Did you know only five US states require a personal finance class for high school graduation? I remember being in high school. I complained to my parents that I was expected to learn calculus, but no one had ever taught me to balance a checkbook*. My parents were expected to teach me, but their own finances were a bit jumbled.
We need to teach financial literacy. And we can use content strategy for financial literacy.
What is Financial Literacy
Financial literacy is a “the ability to use knowledge and skills to manage financial resources effectively for a lifetime of financial well-being.” This is the definition from the 2008 President’s Advisory Council on Financial Literacy. Yet only 2/3rds of Americans can pass a basic financial literacy test.
Most people agree that there are five areas of knowledge people need to understand:
- How to budget
- How interest works
- Debt (the good and the bad)
- How to gain credit
- Identity theft and security
These are also sometimes grouped into three categories:
- Spending wisely
- Saving appropriately
- Investing safely
The idea is that this covers the basics. With this knowledge people can save for retirement, pay their bills, manage their expenses, and plan ahead.
Why Does it Matter?
While there are many causes of bankruptcy, they all come down to one basic thing: not having money. Does that sound like a tautology? It’s not. Here are the five top causes of bankruptcy:
- Medical expenses
- Loss of job
- Overuse of credit cards
- Emergency expenses
Think through each situation. An unexpected expense comes up, and the person doesn’t have savings. Maybe they don’t have savings because they never learned how to set aside money. Or maybe they can’t save money because their day-to-day expenses are too high.**
If you understand how to budget and save, you can plan ahead for potential emergencies or unexpected expenses.
How Do We Measure Financial Literacy?
There are many opinions on how we can rate a person’s understanding of money matters. For example, Dave Ramsey of Ramsey Solutions says:
“Financially literate people know their way around a budget, know how to use sinking funds, and can tell you the difference between a 401(k) and 529.”
Does that mean that a person who knows how to use sinking funds has financial literacy? What about someone who checks their bank account regularly and uses credit cards wisely, but has never heard of sinking funds?
The Global Financial Literacy Excellence Center (GFLEC) asks three questions to evaluate financial literacy:
- Suppose you had $100 in a savings account and the interest rate was 2 percent per year. After 5 years, how much do you think you would have in the account if you left the money to grow? Answer choices: more, less, or exactly $102.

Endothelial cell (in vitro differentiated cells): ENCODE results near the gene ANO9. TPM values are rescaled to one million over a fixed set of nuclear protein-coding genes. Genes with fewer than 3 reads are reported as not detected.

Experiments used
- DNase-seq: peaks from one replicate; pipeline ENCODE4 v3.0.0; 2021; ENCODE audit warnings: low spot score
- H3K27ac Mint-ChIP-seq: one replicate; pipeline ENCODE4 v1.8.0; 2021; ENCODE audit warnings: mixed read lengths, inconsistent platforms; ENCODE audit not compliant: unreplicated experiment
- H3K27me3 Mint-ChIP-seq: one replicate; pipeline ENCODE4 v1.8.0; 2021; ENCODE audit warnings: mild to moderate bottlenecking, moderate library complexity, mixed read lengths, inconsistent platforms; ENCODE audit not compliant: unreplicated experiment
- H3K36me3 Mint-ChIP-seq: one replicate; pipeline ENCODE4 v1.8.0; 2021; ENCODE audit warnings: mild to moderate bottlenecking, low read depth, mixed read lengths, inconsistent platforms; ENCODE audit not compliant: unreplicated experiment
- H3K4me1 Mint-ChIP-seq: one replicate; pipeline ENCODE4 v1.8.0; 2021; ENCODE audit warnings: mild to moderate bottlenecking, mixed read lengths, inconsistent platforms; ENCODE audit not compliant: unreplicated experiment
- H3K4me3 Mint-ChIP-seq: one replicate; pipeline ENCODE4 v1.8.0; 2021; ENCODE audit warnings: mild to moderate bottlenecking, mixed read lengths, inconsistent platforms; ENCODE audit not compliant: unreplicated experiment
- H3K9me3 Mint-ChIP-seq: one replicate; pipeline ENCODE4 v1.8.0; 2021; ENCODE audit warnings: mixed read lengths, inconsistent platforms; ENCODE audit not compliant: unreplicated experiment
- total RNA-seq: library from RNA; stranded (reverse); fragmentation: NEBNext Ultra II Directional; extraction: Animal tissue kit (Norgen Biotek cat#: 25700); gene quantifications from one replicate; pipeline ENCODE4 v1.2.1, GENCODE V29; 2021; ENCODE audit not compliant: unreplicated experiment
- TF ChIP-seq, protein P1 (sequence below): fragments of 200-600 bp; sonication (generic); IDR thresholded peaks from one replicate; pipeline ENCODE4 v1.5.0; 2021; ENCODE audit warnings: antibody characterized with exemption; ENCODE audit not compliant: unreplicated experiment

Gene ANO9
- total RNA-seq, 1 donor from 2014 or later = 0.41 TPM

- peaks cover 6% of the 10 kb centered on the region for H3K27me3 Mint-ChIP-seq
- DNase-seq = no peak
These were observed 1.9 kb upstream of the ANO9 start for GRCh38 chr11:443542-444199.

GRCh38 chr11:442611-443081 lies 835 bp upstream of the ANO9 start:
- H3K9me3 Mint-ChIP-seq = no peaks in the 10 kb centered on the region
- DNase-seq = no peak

- Imagine that the interest rate on your savings account was 1 percent per year and inflation was 2 percent per year. After 1 year, how much would you be able to buy with the money in this account? Answer choices: more, less, or the same as today.
- Do you think that the following statement is true or false? “Buying a single company stock usually provides a safer return than a stock mutual fund.”
To me, this sounds quite advanced.
Start with the Basics: Vocabulary
Financial literacy requires a new vocab. We have so many terms that we need to define. AML, ACH, APM, CNP, EFT, KBA, routing number, compound interest, certificate of deposit, overdraft…
And these terms often appear without context! We need to create financial experiences that guide people. You don’t need to know what an EFT is to safely and intelligently use an Electronic Funds Transfer. And you don’t need to know the term “overdraft” to learn how to keep your balance high enough to not need to pay an overdraft fee.
Content Strategy for Financial Literacy
We have three ways we can use content strategy for financial literacy.
- Guide consumers so they can take action without information
- Educate consumers when they take action
- Make it easier to learn about financial literacy
Consider this: content strategy is how we get the right content to the right place in the right time. Thus, content strategy for financial literacy means getting educational information to people who need it, when they need it. It’s about explaining what an EFT is in context, and offering options to avoid overdraft fees in the future.
Content strategy for financial literacy means guiding someone through the steps to make a wire transfer even if they don’t know the term, showing them the options for autopay and autosave when they need it, and offering videos to make it easier to set up a budget.
We have power, in our words. We can use content strategy for financial literacy and empower consumers.
*It was the 90s. I’m not suggesting balancing a checkbook is a good use of time today.
**I’m not ignoring the issues of income inequality. Some people can’t save money because they aren’t paid enough. Unfortunately, I don’t think we can solve that with better health literacy. But perhaps better understanding of finances can encourage more people to vote in their best interests.